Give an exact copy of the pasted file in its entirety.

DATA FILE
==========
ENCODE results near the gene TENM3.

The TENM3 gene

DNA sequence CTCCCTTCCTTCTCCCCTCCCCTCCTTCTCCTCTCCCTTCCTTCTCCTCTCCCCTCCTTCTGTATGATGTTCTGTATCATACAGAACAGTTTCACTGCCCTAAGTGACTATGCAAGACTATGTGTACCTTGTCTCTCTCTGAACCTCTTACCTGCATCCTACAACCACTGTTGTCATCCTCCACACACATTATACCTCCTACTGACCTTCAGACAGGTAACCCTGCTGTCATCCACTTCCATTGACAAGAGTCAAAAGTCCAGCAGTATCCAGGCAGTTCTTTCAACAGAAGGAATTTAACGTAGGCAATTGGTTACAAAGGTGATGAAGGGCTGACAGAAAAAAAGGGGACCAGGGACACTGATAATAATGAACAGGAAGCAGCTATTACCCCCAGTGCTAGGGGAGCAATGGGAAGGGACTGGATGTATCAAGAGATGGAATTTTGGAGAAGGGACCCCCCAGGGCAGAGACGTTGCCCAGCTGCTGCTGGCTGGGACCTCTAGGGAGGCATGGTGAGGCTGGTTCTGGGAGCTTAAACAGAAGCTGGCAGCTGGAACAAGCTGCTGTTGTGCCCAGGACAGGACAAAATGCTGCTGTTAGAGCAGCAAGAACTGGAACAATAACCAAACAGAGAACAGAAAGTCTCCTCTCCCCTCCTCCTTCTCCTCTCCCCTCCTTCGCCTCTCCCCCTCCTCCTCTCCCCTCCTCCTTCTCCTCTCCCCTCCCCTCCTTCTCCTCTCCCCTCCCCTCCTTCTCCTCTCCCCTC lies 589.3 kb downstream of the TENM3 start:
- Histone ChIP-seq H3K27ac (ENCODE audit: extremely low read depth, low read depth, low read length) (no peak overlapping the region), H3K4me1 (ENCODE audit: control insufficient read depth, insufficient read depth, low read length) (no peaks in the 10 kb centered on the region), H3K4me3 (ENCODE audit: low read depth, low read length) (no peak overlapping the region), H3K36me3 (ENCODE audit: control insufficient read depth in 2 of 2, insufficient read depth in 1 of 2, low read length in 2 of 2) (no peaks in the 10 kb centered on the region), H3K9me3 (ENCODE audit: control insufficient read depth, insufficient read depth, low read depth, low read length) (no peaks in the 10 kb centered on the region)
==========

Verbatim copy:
ENCODE results near the gene TENM3.

The TENM3 gene

DNA sequence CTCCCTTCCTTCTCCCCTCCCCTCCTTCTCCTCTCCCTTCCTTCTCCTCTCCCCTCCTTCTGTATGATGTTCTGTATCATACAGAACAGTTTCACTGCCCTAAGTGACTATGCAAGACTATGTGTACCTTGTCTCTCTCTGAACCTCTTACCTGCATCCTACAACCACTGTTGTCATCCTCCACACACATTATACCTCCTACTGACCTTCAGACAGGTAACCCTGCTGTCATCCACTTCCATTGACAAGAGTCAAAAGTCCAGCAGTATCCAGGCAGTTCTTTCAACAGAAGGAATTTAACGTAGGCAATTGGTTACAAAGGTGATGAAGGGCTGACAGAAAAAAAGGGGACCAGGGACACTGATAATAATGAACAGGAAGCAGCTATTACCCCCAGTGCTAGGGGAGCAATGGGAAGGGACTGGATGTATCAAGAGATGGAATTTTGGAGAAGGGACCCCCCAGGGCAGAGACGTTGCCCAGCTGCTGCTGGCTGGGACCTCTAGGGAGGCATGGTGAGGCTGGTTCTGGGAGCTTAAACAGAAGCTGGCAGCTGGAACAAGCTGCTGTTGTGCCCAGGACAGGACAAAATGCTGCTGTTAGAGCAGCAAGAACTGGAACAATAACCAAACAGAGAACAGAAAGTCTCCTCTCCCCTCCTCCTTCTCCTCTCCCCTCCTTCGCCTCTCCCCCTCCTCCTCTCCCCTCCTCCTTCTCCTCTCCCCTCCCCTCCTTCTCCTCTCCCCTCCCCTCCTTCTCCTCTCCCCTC lies 589.3 kb downstream of the TENM3 start:
- Histone ChIP-seq H3K27ac (ENCODE audit: extremely low read depth, low read depth, low read length) (no peak overlapping the region), H3K4me1 (ENCODE audit: control insufficient read depth, insufficient read depth, low read length) (no peaks in the 10 kb centered on the region), H3K4me3 (ENCODE audit: low read depth, low read length) (no peak overlapping the region), H3K36me3 (ENCODE audit: control insufficient read depth in 2 of 2, insufficient read depth in 1 of 2, low read length in 2 of 2) (no peaks in the 10 kb centered on the region), H3K9me3 (ENCODE audit: control insufficient read depth, insufficient read depth, low read depth, low read length) (no peaks in the 10 kb centered on the region)